As the impact of climate change increases, many developing countries are being encouraged to invest in renewable energy production rather than coal, oil or gas. In the Balkans, Albania has moved towards an energy policy where hydropower accounts for over 90% of electricity generation. However, the social and environmental effects of this “green energy” policy are not all positive.
In the mountainous north of the country, the Malësorët (“highlanders”) have maintained their traditional existence, rooted in agriculture and transhumance, despite generations of struggle against foreign occupation, domestic dictatorship and poverty. Central to this lifestyle and cultural identity, has been their relationship with the alpine rivers that flow through the region’s steep valleys, contributing to its rich biodiversity.
Now as Albania receives energy subsidies and loans from Western banks, dozens of “small scale” hydroelectric dams are being constructed on these rivers with little or no oversight and even less potential for contributing meaningfully to the country’s energy supply. These dams threaten to dry up large sections of the rivers, altering both the unique biosphere of the region as well as the lives and culture of those who have historically fought to protect it.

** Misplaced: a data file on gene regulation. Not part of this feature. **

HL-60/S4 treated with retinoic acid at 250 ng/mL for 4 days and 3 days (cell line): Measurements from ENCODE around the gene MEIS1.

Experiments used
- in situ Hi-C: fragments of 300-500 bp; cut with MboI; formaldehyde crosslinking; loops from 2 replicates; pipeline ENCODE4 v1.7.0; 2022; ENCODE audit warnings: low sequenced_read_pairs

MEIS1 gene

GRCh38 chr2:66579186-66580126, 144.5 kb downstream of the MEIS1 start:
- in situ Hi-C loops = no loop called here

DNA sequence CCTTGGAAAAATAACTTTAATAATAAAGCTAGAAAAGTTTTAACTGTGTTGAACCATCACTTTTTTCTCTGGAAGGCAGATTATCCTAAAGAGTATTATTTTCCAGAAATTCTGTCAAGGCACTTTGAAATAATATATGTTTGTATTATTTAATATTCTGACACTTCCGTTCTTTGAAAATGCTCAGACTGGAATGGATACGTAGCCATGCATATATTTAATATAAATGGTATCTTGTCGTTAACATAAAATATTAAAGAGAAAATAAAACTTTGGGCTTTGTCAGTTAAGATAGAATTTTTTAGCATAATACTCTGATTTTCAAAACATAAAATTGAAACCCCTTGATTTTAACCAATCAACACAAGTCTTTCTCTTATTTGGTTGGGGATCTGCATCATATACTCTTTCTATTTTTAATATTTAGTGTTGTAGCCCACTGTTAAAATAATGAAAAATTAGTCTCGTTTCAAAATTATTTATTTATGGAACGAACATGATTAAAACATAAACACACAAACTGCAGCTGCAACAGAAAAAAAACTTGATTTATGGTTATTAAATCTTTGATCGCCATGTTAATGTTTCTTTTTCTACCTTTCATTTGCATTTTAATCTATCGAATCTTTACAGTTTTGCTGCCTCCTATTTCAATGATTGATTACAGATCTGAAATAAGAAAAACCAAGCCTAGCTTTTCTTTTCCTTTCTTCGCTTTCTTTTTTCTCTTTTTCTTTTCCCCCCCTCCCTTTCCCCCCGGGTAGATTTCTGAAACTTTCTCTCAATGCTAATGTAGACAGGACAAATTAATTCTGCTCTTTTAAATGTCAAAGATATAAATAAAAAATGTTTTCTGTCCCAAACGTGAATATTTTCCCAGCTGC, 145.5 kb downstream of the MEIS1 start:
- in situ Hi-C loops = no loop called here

Nick St.Oegger is a documentary photographer working throughout Europe. His interest in storytelling and the natural world was formed during childhood conversations and journeys with his mountaineer grandfather.
His work explores the relationship between people and their surroundings, often focussing on forgotten communities threatened by modern developmental or environmental concerns. He has spent several years following the impact of a hydropower boom in the Western Balkans. In 2018 he self published Kuçedra, a photo book about Europe’s last undammed river in Albania.
He completed an MA in documentary photography and photojournalism in 2016 at the University of Westminster in London. His work has been exhibited internationally and is held in collections at the libraries of Oxford University, Cambridge University and Trinity College in Dublin. Selected clients include: Vice, Huck, Reuters, Le Monde, Libération, C41 Magazine, De Standaard, Nieuwe Revu, The Calvert Journal, Kosovo 2.0, Trip Advisor, Culture Trip, and Patagonia.